Scott Morrison has declared reopening schools and workplaces will be crucial victories in the coronavirus fight as Australia prepares to lift restrictions.
The prime minister says the nation's great success in flattening infection rates is not the end goal.
"We don't want to just win the battle against COVID-19 but lose a broader conflict when it comes to the economy and the functioning of our society," he said on Wednesday.
Just one new case of the virus from unknown sources was detected in the past 24 hours, the second day in a row with a single community transmission diagnosis.
The nation's coronavirus toll rose to 90 on Wednesday after a 12th person died at a western Sydney nursing home.
More than 5600 of the 6746 people diagnosed with coronavirus nationally have recovered.
"If we were to consider our success on COVID-19 as just having a low number of cases, that is not good enough," Mr Morrison said.
The prime minister nominated having protections in place, enabling people to return to work and children attend classrooms as key milestones.
"Of course, there will continue to be additional cases; of course, there will be outbreaks - that's what living with the virus will be like," he said.
Deputy Chief Medical Officer Paul Kelly was confident Australia can handle a potential second wave of infections.
"If a second wave does occur, we'll deal with it quickly and we'll respond to it," he said.
Germany's infection rate grew after relaxing lockdown measures last week.
State and territory governments have begun to relax some rules while national cabinet meetings in mid-May loom as crucial to lifting further restrictions.
More than 2.8 million people across Australia have downloaded the government's coronavirus tracing app less than three days after it was released.
Mr Morrison urged those signed up to encourage two or three other people to download it, likening the app to wearing sunscreen outside.
"That is Australia's ticket to a COVID-safe Australia where we can go about doing the things we love doing once again," he said.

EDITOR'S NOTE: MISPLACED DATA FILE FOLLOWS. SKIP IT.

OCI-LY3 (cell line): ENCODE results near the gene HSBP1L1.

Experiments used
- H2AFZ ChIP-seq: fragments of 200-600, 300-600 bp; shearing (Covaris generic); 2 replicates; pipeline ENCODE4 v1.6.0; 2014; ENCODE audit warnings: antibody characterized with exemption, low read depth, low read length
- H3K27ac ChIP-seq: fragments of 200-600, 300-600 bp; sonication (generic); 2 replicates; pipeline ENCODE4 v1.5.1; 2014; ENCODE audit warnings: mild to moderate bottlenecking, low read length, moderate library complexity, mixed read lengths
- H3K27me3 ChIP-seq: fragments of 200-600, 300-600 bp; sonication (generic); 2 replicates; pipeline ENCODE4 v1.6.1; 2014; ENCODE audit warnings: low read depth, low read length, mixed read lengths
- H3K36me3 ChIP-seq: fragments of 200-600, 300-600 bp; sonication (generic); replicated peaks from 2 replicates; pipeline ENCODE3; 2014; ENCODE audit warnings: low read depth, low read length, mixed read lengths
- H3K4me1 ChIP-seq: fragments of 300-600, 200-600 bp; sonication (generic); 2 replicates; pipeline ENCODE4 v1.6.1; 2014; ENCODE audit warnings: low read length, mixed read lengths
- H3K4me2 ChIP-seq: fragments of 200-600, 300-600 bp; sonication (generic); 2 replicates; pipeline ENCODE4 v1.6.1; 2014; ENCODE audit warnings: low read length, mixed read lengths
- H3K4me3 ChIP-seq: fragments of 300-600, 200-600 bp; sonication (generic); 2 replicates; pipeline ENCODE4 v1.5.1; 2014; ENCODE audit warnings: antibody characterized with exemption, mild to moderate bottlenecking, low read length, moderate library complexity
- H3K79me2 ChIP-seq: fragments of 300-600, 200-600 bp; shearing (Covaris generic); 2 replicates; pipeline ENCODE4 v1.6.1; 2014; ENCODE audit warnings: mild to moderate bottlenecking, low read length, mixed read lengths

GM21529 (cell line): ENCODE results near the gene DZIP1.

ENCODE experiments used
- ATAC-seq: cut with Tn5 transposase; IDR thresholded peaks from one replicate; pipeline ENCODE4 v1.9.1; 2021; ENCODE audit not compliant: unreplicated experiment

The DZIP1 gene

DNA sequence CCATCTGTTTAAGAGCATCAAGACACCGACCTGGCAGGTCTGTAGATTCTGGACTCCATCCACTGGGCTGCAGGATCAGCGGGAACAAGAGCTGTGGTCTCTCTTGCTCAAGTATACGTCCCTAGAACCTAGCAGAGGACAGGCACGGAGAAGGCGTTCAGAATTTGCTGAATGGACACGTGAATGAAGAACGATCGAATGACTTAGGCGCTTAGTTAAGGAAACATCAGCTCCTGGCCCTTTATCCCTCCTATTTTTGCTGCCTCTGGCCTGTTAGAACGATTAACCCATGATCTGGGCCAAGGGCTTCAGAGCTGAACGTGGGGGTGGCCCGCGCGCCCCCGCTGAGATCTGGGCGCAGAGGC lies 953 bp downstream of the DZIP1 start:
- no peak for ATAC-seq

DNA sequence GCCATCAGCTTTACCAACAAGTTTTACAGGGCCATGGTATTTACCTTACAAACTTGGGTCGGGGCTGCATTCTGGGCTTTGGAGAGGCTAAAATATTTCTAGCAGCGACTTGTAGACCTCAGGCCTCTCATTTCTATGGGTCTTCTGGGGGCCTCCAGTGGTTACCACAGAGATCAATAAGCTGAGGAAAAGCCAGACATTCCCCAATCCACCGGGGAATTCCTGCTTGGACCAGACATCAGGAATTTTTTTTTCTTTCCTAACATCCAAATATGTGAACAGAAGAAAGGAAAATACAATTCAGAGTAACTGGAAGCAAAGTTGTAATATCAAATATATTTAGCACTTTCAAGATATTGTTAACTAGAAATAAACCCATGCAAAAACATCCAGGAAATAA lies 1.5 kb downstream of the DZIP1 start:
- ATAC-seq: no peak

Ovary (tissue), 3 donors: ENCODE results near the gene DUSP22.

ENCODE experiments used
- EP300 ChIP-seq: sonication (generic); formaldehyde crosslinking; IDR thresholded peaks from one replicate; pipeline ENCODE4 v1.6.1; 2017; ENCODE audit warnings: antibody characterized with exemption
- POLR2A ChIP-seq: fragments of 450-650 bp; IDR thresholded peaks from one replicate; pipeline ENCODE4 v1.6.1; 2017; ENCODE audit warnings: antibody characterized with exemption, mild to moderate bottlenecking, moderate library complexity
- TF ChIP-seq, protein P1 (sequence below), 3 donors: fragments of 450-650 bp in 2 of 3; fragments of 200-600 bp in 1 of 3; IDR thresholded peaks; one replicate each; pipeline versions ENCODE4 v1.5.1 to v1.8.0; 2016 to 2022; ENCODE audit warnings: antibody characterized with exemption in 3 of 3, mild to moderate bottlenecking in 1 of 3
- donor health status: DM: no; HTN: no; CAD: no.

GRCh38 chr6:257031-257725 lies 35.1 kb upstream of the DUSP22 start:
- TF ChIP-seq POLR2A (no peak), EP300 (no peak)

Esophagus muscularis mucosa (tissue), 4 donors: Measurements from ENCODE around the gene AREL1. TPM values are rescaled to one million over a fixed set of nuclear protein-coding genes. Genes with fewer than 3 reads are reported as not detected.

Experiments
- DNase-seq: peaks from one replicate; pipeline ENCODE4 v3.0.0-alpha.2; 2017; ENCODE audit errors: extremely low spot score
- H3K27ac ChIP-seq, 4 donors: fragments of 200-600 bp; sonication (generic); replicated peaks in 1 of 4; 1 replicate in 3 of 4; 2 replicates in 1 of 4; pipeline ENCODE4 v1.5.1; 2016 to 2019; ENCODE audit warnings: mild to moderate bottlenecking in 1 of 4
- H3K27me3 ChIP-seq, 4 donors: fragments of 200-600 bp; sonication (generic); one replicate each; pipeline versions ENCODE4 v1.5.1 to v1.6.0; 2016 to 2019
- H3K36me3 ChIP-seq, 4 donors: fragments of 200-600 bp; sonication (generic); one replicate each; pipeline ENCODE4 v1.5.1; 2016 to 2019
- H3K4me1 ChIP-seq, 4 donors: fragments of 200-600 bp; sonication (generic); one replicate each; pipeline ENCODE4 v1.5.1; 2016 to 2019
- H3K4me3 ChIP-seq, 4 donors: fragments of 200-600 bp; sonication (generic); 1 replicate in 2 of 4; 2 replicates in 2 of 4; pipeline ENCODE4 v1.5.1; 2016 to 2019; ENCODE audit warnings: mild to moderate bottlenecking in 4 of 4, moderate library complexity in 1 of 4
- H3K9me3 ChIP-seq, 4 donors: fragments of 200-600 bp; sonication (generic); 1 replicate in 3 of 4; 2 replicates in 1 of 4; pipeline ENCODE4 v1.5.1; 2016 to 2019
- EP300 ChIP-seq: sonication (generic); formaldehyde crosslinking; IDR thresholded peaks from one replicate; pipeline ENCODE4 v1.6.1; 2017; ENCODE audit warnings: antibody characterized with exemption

The number of people on the dole has skyrocketed, with more than 800,000 applications for the JobSeeker payment processed.
A new mental health co-ordination plan is due to be delivered to the national cabinet of federal and state leaders next week.
Diplomatic tensions with China have reached new heights as Australia continues to push for an inquiry into the origins of the coronavirus.
Mr Morrison denied the move was directed at Beijing, saying the inquiry would be in the global health interest.
"It is not a remarkable position. It is a fairly common sense position and one that we don't resile from," he said.
An extra 10 million coronavirus test kits have arrived in Australia, which amounts to about a 20-fold increase in testing capability.
Billionaire mining magnate Andrew Forrest has paid for the tests but expects the federal and state governments to reimburse his foundation.
National cabinet will on Friday discuss the use of the kits in sentinel testing, which would involve wider screening of the population.
Professor Kelly said the tests would be an important step towards lifting restrictions, noting 544,000 people have been tested nationally.
"We'll be expanding on testing, but we're not testing for testing's sake," he said.
The meeting of state and federal leaders will also look at the principles for the return of elite and community sport.
Australian Associated Press
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